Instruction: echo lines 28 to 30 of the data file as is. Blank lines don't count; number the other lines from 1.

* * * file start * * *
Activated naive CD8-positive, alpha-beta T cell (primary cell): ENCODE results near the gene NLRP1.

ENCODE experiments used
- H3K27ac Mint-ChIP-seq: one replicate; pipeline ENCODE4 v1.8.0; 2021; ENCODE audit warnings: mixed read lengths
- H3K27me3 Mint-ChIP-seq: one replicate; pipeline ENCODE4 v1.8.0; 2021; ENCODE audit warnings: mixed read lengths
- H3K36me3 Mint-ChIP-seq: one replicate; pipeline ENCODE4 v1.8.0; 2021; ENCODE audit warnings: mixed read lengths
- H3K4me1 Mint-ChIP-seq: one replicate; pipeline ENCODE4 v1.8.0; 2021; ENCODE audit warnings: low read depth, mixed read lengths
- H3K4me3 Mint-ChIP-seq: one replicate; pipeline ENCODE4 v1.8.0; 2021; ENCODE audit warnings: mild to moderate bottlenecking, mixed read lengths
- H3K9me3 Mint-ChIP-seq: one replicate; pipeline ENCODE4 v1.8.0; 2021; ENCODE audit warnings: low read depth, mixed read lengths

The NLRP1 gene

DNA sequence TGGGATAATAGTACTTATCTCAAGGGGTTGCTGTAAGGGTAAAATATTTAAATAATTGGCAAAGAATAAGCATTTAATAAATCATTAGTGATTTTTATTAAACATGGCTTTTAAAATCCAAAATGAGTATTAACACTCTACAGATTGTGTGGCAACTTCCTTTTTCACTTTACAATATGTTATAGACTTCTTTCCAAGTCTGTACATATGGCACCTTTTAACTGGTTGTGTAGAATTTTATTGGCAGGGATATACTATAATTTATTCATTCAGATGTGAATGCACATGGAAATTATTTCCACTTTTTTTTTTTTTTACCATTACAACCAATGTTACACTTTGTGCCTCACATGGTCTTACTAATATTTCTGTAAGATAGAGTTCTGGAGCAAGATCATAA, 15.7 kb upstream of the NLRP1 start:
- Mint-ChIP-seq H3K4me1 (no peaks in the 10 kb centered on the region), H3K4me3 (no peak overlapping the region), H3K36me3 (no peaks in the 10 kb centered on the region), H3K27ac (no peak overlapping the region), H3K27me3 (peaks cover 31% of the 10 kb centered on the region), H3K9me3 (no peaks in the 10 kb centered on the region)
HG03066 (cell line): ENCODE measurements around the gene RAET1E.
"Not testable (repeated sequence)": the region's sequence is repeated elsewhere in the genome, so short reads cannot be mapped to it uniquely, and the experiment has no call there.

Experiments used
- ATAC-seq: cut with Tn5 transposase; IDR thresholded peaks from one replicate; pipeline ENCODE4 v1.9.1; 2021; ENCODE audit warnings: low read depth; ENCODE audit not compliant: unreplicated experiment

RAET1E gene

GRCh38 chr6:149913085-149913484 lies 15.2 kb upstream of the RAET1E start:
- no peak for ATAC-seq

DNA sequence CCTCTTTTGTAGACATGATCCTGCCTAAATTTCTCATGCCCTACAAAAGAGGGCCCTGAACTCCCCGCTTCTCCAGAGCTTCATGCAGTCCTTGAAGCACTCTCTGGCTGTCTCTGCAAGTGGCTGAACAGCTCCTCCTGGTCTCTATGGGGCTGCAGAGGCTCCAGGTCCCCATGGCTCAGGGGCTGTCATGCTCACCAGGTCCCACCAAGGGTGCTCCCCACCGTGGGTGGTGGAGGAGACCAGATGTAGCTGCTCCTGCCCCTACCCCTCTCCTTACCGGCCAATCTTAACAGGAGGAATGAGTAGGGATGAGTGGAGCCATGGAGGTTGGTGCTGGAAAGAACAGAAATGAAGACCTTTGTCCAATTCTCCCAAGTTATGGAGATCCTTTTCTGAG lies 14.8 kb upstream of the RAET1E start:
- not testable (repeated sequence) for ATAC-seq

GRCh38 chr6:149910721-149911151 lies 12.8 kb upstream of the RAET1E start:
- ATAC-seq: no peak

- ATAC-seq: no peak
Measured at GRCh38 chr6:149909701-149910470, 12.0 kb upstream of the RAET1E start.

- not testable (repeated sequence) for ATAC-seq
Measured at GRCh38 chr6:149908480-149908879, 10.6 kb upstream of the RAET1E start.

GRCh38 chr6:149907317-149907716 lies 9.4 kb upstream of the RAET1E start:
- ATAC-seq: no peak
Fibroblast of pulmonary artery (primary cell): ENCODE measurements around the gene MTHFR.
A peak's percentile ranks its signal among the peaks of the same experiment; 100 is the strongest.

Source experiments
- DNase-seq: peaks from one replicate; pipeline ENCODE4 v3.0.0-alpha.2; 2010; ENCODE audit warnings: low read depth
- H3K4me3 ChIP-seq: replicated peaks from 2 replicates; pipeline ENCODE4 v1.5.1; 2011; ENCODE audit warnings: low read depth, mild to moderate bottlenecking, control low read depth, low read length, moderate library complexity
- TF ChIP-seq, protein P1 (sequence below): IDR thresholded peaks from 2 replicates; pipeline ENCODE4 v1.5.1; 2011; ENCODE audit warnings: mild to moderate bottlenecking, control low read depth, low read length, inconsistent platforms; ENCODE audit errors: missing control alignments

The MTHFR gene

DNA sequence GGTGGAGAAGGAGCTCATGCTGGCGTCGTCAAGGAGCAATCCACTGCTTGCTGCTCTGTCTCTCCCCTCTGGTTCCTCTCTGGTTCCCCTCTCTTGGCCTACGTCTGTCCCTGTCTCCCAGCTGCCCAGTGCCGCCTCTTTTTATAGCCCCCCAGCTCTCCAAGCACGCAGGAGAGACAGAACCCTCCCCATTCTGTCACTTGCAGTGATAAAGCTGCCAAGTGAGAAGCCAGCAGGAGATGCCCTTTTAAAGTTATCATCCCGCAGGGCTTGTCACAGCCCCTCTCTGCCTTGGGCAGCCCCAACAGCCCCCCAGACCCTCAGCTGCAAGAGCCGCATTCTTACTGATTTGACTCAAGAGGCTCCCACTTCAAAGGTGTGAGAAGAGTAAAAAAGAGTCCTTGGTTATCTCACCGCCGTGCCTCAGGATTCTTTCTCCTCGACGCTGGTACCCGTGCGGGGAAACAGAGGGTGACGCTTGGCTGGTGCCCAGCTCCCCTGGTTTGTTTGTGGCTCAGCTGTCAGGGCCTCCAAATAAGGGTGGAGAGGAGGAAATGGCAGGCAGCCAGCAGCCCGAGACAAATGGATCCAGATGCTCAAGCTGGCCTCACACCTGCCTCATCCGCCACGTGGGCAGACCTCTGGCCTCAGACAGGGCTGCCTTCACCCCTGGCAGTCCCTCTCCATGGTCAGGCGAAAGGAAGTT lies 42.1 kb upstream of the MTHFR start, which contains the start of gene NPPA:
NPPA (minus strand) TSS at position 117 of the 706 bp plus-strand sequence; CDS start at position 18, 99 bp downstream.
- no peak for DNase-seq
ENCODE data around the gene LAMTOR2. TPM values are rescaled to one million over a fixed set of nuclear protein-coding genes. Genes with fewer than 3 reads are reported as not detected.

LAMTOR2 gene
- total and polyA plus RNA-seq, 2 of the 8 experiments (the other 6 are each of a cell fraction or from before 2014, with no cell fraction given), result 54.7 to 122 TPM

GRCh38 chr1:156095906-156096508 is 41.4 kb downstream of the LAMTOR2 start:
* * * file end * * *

- ATAC-seq: no peak
Fibroblast of pulmonary artery (primary cell): ENCODE measurements around the gene MTHFR.
A peak's percentile ranks its signal among the peaks of the same experiment; 100 is the strongest.